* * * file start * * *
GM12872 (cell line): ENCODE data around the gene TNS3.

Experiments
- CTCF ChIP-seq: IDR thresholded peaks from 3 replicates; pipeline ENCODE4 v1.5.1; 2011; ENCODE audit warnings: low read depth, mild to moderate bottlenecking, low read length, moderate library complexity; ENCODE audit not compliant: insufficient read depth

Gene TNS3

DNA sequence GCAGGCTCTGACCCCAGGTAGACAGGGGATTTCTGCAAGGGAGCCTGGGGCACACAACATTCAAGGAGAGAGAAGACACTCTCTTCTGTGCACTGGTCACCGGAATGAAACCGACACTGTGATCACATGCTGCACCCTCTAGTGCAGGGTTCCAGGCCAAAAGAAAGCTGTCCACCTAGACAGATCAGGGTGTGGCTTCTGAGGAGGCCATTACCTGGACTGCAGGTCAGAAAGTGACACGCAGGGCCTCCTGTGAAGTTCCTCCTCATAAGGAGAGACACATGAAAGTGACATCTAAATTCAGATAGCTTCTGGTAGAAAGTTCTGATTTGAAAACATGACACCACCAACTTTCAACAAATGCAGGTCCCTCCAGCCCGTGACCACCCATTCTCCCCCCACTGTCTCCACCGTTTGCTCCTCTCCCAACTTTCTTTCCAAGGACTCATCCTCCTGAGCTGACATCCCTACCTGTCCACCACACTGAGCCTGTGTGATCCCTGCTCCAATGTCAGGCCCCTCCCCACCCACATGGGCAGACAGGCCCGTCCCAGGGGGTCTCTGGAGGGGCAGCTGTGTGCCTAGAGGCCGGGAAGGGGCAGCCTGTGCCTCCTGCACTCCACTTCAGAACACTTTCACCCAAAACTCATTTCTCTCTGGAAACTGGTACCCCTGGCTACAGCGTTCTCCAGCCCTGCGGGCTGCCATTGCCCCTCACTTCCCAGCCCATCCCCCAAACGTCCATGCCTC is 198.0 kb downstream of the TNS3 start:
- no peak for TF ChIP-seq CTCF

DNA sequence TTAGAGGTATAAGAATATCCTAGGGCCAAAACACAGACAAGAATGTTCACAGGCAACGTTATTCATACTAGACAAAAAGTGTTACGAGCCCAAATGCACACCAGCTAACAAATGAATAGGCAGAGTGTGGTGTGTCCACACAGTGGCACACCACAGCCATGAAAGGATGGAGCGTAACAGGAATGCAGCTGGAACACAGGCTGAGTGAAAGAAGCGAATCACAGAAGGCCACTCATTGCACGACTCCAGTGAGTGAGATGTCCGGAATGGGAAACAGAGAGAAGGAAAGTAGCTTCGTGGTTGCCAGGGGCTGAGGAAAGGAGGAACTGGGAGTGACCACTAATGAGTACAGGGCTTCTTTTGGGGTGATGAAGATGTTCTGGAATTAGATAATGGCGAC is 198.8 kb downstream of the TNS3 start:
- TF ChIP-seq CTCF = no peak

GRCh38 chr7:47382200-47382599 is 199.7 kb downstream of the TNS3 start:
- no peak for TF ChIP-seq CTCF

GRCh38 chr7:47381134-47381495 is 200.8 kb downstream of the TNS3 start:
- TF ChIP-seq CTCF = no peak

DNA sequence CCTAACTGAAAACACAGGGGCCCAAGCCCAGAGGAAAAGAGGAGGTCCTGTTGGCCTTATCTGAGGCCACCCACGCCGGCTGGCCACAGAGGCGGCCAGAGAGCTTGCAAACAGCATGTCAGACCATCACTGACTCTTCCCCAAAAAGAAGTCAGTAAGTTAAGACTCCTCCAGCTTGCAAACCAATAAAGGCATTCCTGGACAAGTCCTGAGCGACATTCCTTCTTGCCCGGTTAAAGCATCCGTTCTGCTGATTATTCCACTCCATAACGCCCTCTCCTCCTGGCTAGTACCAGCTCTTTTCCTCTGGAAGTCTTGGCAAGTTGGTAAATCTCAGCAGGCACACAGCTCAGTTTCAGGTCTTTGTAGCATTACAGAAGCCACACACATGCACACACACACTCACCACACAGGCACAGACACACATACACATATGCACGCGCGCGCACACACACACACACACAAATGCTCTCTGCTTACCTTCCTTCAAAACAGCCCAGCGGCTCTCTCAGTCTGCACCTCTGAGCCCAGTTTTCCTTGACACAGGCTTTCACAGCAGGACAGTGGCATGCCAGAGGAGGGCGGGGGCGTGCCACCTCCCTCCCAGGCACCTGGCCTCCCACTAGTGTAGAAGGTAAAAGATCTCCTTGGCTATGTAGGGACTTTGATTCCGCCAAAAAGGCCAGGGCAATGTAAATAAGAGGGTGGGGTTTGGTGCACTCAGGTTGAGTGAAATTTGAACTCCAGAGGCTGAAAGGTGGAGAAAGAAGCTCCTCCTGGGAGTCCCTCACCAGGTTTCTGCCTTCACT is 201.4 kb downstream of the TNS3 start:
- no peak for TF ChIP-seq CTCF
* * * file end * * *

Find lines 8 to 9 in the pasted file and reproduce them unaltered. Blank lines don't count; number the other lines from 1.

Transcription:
- TF ChIP-seq CTCF = no peak

GRCh38 chr7:47382200-47382599 is 199.7 kb downstream of the TNS3 start: